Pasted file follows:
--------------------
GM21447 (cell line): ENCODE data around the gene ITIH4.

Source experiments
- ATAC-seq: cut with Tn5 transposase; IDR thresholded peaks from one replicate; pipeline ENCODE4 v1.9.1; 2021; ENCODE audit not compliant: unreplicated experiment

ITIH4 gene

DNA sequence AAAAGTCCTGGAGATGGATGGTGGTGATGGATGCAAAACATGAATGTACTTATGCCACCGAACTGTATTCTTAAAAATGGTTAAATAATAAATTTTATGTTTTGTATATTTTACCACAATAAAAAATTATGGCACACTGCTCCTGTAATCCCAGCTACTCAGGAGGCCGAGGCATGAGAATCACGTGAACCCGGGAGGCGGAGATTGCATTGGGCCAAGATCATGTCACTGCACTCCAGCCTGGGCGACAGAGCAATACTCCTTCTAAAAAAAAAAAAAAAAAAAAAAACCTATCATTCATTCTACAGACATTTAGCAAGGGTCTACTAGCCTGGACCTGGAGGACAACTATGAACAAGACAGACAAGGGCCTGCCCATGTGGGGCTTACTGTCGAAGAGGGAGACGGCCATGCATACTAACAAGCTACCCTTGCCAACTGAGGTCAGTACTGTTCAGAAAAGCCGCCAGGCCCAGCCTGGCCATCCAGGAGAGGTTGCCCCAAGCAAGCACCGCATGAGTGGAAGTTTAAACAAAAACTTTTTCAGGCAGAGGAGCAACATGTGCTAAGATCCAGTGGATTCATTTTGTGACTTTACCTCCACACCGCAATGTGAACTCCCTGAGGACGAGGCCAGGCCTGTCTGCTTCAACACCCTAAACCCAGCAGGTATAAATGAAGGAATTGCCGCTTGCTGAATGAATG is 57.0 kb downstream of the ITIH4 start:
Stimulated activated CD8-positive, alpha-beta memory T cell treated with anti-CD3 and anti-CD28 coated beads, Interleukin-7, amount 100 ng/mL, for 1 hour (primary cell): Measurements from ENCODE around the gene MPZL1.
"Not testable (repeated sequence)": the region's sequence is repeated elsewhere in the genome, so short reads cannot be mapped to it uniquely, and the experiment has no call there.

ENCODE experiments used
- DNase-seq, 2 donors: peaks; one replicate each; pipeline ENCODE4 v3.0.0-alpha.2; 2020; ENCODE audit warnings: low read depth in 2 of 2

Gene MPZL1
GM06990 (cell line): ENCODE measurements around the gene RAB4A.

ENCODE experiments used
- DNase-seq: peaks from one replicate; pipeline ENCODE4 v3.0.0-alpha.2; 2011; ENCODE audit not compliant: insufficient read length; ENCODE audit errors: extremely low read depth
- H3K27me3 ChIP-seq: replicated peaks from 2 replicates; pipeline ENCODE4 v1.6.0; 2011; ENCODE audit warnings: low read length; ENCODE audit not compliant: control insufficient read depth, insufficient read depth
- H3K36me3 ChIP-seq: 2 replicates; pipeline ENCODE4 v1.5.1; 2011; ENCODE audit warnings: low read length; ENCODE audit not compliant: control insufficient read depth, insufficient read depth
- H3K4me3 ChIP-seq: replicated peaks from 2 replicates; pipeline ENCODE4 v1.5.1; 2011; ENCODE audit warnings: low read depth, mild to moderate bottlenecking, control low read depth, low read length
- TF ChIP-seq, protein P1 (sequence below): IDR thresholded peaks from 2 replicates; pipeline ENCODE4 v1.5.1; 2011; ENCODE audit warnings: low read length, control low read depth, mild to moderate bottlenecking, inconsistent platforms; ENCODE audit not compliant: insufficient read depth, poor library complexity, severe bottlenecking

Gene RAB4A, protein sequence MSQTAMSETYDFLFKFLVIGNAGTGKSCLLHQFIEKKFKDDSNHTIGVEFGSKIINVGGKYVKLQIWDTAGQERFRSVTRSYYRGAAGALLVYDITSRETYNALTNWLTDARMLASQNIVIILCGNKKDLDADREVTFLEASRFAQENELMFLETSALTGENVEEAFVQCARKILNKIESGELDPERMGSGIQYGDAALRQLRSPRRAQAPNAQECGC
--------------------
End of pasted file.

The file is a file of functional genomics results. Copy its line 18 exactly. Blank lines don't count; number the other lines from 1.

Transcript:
Gene RAB4A, protein sequence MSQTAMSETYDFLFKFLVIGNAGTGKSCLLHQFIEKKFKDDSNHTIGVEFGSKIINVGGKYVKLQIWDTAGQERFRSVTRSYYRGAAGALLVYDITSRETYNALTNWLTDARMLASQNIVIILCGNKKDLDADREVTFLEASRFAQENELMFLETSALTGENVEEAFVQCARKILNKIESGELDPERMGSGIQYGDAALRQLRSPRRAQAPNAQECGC